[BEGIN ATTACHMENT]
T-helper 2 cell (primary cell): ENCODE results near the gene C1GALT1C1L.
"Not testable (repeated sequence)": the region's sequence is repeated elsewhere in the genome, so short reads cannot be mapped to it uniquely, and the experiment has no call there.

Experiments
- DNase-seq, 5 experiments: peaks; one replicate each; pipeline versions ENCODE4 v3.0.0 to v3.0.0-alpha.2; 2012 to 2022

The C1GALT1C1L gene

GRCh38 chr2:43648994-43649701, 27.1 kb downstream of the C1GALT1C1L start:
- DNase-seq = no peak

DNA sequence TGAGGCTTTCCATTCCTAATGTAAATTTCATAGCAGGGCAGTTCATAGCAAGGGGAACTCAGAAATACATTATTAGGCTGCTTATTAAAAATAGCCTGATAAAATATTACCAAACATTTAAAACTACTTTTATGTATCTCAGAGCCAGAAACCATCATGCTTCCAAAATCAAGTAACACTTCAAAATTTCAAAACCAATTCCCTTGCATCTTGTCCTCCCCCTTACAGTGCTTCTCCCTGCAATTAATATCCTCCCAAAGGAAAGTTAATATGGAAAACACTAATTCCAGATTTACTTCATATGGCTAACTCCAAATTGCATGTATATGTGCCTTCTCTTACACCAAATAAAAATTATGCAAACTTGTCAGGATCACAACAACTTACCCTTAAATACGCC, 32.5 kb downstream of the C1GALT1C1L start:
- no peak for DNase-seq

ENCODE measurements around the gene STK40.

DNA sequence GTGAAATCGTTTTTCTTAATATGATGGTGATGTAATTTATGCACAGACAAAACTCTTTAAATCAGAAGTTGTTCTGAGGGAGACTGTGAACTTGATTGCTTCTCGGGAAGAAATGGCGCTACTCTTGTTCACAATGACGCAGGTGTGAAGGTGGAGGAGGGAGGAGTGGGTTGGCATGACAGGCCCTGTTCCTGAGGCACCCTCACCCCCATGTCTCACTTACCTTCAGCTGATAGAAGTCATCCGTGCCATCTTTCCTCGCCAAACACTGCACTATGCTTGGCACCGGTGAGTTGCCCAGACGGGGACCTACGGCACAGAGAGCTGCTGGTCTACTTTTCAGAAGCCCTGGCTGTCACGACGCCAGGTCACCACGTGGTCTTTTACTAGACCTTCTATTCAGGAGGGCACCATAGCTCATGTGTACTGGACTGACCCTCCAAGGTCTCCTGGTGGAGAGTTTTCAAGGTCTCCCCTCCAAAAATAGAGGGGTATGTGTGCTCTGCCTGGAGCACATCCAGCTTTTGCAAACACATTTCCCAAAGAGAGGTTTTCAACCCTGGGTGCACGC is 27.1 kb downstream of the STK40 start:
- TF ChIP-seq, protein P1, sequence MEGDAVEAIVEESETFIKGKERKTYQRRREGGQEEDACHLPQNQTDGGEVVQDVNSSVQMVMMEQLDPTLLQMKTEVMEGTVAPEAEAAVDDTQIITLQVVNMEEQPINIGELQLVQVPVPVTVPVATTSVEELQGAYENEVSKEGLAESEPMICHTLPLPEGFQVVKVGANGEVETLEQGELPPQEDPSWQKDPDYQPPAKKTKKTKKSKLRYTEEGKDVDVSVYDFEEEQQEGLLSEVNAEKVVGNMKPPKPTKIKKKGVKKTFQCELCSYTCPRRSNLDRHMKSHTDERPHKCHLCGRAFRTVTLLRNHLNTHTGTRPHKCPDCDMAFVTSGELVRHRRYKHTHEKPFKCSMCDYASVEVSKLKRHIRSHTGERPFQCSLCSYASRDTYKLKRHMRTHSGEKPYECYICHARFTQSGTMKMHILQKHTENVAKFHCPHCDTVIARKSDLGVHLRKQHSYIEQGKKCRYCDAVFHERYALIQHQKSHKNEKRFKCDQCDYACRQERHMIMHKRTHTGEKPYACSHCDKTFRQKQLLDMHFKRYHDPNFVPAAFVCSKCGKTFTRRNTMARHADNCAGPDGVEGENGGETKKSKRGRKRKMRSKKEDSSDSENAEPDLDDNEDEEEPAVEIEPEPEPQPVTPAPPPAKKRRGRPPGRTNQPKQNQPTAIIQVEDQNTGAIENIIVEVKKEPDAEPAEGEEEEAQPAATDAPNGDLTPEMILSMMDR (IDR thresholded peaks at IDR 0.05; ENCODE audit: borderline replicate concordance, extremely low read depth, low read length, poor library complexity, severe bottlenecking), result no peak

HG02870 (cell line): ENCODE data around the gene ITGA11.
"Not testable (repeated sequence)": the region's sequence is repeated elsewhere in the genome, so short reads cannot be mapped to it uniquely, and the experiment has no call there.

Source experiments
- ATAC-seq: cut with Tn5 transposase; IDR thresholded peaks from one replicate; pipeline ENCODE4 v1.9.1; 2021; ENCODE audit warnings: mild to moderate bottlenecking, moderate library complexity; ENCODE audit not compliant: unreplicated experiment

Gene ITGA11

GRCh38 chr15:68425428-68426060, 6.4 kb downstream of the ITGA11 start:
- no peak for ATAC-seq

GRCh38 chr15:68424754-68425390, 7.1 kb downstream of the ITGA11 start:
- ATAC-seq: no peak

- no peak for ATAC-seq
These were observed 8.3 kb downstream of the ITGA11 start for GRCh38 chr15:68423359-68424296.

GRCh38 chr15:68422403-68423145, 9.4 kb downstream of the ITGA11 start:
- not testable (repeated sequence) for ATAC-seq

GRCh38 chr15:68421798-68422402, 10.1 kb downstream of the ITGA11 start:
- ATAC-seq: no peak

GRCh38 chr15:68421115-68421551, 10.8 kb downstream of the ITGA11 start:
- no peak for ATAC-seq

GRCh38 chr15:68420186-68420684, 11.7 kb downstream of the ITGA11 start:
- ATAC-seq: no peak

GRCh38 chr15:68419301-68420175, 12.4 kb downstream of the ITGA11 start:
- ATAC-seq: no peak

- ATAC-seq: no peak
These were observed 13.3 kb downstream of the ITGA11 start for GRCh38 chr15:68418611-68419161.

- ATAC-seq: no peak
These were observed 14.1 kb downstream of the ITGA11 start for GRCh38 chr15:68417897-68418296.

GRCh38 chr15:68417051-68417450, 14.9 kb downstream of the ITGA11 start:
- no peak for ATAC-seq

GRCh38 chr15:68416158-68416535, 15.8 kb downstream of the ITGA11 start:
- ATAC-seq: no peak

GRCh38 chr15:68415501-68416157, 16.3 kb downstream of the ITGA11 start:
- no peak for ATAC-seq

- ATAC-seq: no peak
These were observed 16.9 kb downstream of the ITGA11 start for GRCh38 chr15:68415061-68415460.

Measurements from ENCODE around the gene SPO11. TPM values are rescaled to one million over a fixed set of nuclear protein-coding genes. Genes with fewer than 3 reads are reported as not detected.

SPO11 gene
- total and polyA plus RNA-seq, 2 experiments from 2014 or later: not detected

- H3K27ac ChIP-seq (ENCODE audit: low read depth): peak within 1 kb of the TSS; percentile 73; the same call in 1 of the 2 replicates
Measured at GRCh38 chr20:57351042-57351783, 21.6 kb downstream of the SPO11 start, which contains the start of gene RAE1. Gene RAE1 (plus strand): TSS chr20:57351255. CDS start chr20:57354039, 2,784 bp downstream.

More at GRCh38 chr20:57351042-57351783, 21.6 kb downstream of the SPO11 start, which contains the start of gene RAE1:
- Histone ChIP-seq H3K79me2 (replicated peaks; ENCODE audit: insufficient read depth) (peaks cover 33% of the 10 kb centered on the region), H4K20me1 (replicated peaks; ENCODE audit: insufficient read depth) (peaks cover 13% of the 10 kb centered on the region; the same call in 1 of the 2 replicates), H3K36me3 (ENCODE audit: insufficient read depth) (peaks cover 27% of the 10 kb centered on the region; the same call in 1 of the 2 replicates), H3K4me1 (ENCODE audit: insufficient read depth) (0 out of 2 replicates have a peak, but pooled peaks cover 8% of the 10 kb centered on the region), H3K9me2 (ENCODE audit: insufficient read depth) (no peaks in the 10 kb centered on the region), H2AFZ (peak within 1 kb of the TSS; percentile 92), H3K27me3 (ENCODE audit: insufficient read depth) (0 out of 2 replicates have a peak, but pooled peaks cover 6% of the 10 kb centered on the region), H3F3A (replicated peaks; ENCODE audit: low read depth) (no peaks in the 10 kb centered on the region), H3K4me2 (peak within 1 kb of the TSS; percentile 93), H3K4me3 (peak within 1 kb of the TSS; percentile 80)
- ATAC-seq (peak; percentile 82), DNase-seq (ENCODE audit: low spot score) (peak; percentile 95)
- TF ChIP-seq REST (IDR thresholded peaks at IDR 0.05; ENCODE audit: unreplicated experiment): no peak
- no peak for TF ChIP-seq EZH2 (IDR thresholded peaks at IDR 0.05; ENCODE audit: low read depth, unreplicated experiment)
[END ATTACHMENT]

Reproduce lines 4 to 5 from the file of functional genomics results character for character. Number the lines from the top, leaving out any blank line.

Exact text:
- DNase-seq, 5 experiments: peaks; one replicate each; pipeline versions ENCODE4 v3.0.0 to v3.0.0-alpha.2; 2012 to 2022

The C1GALT1C1L gene